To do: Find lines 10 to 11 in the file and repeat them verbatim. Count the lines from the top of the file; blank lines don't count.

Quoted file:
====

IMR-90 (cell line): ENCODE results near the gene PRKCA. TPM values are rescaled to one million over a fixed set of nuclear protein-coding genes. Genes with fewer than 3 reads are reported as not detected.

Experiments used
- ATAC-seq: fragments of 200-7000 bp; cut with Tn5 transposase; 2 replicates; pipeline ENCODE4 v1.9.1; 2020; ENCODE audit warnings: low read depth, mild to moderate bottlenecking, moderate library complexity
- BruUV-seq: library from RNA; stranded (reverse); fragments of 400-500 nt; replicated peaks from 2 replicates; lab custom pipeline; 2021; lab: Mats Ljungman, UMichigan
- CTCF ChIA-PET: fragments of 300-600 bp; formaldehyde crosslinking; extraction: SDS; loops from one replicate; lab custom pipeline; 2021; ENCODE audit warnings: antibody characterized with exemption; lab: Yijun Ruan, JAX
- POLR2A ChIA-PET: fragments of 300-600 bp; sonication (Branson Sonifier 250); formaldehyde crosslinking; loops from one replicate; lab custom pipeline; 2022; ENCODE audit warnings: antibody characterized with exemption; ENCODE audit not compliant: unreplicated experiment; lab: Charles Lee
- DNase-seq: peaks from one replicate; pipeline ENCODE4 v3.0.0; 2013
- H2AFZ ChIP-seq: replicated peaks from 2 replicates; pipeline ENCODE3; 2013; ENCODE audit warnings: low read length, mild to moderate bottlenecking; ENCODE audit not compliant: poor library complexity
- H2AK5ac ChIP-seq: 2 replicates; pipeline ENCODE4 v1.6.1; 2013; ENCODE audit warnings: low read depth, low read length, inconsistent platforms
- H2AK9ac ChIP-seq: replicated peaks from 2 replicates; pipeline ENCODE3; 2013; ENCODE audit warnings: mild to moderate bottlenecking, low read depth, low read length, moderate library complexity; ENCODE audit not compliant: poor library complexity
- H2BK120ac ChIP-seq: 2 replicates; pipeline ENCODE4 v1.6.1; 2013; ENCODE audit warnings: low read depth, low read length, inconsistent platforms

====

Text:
- H2AK9ac ChIP-seq: replicated peaks from 2 replicates; pipeline ENCODE3; 2013; ENCODE audit warnings: mild to moderate bottlenecking, low read depth, low read length, moderate library complexity; ENCODE audit not compliant: poor library complexity
- H2BK120ac ChIP-seq: 2 replicates; pipeline ENCODE4 v1.6.1; 2013; ENCODE audit warnings: low read depth, low read length, inconsistent platforms